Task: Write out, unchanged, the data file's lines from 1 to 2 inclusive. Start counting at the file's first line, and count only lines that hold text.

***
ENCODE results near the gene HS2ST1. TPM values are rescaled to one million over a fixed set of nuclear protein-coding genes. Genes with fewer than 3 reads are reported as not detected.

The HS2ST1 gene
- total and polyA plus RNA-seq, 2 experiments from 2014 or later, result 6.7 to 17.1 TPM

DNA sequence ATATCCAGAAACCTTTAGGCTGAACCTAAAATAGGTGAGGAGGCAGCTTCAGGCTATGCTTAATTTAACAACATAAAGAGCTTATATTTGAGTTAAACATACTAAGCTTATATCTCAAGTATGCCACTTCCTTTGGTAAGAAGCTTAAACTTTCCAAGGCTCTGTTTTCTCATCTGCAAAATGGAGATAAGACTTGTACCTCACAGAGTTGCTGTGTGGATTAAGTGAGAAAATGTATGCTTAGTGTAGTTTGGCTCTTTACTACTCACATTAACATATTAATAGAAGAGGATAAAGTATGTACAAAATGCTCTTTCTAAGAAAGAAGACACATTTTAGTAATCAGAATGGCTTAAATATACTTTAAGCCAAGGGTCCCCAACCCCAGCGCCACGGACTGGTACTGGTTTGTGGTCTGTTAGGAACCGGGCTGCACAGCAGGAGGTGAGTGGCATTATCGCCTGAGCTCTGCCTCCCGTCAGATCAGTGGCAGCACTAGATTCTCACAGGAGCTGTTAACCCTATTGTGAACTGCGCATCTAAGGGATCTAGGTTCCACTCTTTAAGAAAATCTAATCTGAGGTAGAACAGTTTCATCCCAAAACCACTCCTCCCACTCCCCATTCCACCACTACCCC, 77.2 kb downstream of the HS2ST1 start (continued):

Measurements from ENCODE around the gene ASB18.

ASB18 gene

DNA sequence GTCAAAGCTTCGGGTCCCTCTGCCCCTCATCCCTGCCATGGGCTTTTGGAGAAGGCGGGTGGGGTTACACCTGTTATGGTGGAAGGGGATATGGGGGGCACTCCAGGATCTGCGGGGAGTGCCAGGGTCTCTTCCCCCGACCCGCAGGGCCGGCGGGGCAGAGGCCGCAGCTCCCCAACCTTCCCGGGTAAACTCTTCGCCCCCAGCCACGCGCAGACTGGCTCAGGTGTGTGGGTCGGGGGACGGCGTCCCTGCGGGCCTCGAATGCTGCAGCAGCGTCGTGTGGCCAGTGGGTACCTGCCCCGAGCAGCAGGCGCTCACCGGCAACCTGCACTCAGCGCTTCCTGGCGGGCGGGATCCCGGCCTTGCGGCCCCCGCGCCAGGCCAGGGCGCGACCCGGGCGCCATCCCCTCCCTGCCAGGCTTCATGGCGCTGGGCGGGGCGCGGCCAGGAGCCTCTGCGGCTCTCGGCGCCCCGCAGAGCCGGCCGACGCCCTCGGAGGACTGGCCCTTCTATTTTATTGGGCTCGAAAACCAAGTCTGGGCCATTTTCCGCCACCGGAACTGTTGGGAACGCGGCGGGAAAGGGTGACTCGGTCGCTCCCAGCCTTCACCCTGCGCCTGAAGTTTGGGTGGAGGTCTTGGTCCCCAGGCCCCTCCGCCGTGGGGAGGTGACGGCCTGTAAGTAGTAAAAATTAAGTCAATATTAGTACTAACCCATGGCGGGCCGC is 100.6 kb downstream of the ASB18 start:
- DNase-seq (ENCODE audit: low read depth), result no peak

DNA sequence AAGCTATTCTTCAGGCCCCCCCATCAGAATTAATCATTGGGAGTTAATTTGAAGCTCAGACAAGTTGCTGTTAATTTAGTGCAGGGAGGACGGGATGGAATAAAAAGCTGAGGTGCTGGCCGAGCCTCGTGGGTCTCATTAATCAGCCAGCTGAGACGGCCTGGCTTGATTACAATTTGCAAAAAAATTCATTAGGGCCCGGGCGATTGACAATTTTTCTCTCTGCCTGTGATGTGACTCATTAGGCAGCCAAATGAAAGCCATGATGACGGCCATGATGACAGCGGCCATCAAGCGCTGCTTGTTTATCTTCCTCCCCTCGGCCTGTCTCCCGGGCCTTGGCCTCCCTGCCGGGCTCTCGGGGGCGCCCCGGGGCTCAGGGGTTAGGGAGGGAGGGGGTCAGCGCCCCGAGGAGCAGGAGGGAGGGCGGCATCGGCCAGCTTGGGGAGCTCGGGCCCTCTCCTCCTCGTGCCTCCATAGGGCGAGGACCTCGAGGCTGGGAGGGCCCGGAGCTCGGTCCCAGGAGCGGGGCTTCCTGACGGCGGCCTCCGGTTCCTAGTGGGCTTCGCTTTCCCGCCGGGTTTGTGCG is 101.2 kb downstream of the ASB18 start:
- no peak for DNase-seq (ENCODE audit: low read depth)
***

ENCODE results near the gene HS2ST1. TPM values are rescaled to one million over a fixed set of nuclear protein-coding genes. Genes with fewer than 3 reads are reported as not detected.

The HS2ST1 gene